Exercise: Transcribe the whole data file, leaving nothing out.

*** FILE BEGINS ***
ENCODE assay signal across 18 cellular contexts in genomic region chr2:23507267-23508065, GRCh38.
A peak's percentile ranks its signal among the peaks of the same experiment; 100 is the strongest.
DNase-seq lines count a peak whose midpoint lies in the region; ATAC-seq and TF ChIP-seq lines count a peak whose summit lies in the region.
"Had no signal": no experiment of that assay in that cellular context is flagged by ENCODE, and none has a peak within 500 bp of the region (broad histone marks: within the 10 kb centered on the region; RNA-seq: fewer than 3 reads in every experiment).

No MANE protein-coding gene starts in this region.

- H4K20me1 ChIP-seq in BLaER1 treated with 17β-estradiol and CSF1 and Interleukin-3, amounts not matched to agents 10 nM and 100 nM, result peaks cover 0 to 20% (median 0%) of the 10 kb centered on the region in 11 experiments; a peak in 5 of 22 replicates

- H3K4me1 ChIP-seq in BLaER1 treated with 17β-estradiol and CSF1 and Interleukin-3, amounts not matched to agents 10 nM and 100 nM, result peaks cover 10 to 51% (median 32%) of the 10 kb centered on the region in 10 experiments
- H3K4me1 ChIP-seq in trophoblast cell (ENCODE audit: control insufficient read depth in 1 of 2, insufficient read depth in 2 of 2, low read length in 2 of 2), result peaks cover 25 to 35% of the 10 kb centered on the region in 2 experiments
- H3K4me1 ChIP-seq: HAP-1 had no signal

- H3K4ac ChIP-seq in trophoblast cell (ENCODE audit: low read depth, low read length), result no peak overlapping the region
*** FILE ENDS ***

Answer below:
ENCODE assay signal across 18 cellular contexts in genomic region chr2:23507267-23508065, GRCh38.
A peak's percentile ranks its signal among the peaks of the same experiment; 100 is the strongest.
DNase-seq lines count a peak whose midpoint lies in the region; ATAC-seq and TF ChIP-seq lines count a peak whose summit lies in the region.
"Had no signal": no experiment of that assay in that cellular context is flagged by ENCODE, and none has a peak within 500 bp of the region (broad histone marks: within the 10 kb centered on the region; RNA-seq: fewer than 3 reads in every experiment).

No MANE protein-coding gene starts in this region.

- H4K20me1 ChIP-seq in BLaER1 treated with 17β-estradiol and CSF1 and Interleukin-3, amounts not matched to agents 10 nM and 100 nM, result peaks cover 0 to 20% (median 0%) of the 10 kb centered on the region in 11 experiments; a peak in 5 of 22 replicates

- H3K4me1 ChIP-seq in BLaER1 treated with 17β-estradiol and CSF1 and Interleukin-3, amounts not matched to agents 10 nM and 100 nM, result peaks cover 10 to 51% (median 32%) of the 10 kb centered on the region in 10 experiments
- H3K4me1 ChIP-seq in trophoblast cell (ENCODE audit: control insufficient read depth in 1 of 2, insufficient read depth in 2 of 2, low read length in 2 of 2), result peaks cover 25 to 35% of the 10 kb centered on the region in 2 experiments
- H3K4me1 ChIP-seq: HAP-1 had no signal

- H3K4ac ChIP-seq in trophoblast cell (ENCODE audit: low read depth, low read length), result no peak overlapping the region